Wednesday, 18 May 2016

Minty Curry Sauce With Rice And Roast Pork

Fresh from my milestone one-pot chicken and mushroom rice, I moved onto another culinary thought experiment.

How would mint change a curry?

I sometimes revisit to Mom's sour, minty prawn curry in my memories, feeling the prawns against my teeth before they yielded, releasing their goodness and adding to the spices and fresh, earthy and astringent herb in the gravy.

Partial mise en place for a Sunday lunch. The sauce can be used
for anything you like.

Instead of a full-fledged dish, I opted to make a curry sauce with mint, which I would then blitz with a blender and bring to a boil with some pieces of roast pork. But had I put a bit more thought into it, I'd have used red onion rather than shallot, because shallots are harder to prep.

I chopped the shallots roughly anyhow, since it was all going to be blended. I used fresh red chillies for heat and colour, along with a tomato, grated ginger and garlic, curry powder and a bit of turmeric powder.

The shallots were pan-fried first, and it seemed to be smoother and took less time with the wok than the stainless steel pot. The grated ginger and garlic went in, followed by the tomatoes. The whole mess soon cooked to a satisfying pulp that's well on its way towards gravy-hood.

The wok worked well. Too bad it didn't come with a lid. Nor were
there any pot lids available for it.

A quick taste made me reach for the pot of salt. A good pinch went in, then a good stir to mix it well.

I lowered the heat and tossed in the sliced chillies, seeds and all, and stirred for a bit before adding the curry and turmeric powders. Once well stirred and cooked, I switched off the flame and allowed the spice paste to cool, while checking the rice.

Yes, I had some brown rice cooking around the same time. At first, I thought I'd "use the same amount of rice" I did for the previous dish. But it turned out that the amount was just right for me. Though a good handful ended up stuck to the bottom of the pot.

The mint leaves went in whole before blitzing.

Excited to see the grains bubbling along nicely, I returned to the spice paste.

Oh dear, oh dear, might I need to add water? Thinking for a bit, I remembered the now-frozen left-over chicken stock from the previous day. I cut open the carton and scraped about two heaped tablespoons of the slushy stock to flavour the spice paste and cool it further.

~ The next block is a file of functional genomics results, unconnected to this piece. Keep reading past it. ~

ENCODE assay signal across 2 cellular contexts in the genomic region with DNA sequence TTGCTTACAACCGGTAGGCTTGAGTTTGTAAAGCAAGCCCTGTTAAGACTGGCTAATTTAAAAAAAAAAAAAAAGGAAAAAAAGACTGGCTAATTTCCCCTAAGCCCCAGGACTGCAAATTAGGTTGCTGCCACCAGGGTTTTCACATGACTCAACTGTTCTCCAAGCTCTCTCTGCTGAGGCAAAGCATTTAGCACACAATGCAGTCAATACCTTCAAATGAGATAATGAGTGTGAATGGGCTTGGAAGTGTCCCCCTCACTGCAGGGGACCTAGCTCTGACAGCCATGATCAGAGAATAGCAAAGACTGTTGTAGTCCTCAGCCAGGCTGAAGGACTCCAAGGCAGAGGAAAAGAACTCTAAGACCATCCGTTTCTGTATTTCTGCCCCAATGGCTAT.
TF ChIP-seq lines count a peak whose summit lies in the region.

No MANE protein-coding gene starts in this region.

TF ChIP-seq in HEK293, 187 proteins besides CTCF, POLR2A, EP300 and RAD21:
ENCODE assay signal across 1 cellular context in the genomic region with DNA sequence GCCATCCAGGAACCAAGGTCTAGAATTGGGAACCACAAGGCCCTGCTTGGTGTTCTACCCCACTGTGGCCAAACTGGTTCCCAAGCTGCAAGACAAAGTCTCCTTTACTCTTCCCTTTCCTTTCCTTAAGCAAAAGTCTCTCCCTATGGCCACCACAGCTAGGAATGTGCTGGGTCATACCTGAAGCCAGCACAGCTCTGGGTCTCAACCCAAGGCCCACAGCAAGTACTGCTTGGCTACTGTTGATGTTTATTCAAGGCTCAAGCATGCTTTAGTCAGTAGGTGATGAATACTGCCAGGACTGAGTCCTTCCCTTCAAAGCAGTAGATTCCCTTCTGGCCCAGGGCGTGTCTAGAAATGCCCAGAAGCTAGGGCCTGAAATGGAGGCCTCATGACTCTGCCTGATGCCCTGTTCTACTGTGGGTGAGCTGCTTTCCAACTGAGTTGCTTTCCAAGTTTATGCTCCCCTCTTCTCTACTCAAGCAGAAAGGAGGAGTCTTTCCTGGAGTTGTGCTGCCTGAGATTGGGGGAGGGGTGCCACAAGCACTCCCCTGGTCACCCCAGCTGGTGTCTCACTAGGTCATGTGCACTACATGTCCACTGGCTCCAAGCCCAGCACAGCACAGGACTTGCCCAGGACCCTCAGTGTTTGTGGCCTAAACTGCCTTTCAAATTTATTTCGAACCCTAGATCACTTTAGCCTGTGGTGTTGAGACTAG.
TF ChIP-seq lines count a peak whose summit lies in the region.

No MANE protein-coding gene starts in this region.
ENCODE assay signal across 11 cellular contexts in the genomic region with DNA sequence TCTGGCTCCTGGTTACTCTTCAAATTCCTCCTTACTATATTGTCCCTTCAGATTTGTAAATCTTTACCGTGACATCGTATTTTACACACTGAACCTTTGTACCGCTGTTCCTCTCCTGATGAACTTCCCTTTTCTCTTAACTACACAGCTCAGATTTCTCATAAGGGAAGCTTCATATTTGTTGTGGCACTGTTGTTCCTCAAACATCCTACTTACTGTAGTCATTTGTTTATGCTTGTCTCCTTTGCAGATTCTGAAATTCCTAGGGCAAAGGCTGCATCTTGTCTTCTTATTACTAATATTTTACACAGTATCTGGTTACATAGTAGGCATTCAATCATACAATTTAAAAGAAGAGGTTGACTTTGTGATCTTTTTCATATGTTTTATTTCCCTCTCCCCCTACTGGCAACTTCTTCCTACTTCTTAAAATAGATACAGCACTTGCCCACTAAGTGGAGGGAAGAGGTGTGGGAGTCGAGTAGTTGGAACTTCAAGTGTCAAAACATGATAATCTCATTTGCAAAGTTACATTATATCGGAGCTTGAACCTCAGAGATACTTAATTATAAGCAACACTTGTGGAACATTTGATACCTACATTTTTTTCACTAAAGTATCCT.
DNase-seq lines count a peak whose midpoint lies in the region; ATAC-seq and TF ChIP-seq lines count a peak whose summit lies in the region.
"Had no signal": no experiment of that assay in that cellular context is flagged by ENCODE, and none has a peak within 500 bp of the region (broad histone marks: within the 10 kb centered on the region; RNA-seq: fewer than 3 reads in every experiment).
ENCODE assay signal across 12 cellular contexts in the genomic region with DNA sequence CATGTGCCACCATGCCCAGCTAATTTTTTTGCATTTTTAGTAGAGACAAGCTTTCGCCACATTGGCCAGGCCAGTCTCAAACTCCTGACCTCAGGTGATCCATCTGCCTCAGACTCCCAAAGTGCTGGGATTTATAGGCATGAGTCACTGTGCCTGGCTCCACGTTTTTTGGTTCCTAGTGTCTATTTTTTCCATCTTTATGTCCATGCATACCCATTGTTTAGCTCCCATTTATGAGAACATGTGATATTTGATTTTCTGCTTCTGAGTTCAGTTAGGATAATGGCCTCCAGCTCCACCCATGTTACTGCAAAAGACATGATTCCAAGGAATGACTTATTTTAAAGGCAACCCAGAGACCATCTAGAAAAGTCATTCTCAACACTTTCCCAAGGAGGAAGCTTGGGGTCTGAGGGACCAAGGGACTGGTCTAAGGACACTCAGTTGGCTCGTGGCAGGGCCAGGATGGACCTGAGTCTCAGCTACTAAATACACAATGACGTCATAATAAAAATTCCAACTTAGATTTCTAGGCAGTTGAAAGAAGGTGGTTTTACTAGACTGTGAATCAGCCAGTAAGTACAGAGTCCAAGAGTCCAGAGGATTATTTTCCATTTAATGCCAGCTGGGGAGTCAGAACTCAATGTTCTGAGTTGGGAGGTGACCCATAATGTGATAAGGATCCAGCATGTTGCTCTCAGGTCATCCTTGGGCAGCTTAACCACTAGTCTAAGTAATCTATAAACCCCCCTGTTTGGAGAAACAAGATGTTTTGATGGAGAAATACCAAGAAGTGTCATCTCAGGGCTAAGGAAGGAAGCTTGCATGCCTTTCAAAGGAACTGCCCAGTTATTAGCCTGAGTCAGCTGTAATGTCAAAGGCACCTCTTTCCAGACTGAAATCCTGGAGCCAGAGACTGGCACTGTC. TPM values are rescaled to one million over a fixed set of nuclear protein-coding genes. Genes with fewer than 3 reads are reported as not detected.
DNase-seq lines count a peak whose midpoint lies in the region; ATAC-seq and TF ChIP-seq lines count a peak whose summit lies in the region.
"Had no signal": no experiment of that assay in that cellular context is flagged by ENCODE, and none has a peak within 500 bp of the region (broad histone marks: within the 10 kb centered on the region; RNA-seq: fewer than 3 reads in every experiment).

I would add water later, when flushing out whatever sauce that was stuck in the blender pitcher after a good whizz with some fresh mint leaves.

One ringgit got me a small bunch of mint which was not in good shape overall, but it was fresh. I picked the better leaves and froze them in a zip-lock bag for later use.

Minty curry gravy, post-blitz. Would butter, yoghurt
or cream have made it better?

I think I used several leaves too many. Some of them were big leaves, too. But it did taste different and nice.

Hungry and impatient, I dropped the "push mixture through the sieve" step and returned the blitzed gravy to the wok. I tossed most of the roast pork into the bubbling mix and let it simmer for a bit. My word, the aroma. What a time to run out of butter.

Pouring the finished dish into a bowl, I couldn't resist putting a finishing touch to it.

Now it has way too much mint. Pretty, though, don't you think?

Did I, as makan kaki Melody put it, nail this dish. I'm not sure. Maybe I wasn't meant to. Curry is complicated and, after about a dozen attempts, one should be grateful that it's edible.

The taste was okay, but way too much mint. A sprinkle of sweetening might have made it better, but that got lost in the haze of cook, mind the pot, mind the stove and clean as you go. I'm terribly OCD about the latter - three or more dirty utensils (including cutlery and crockery) in the sink and I get uncomfortable.

Curries are best eaten with rice. Nothing soaks up and holds the gravy quite like it.

Upon tasting and reflection, curry rice sounds more
natural than curry pasta. DROOL PLZ.

Because of that, I will "nail" this dish. Or get as close to nailing it as possible.


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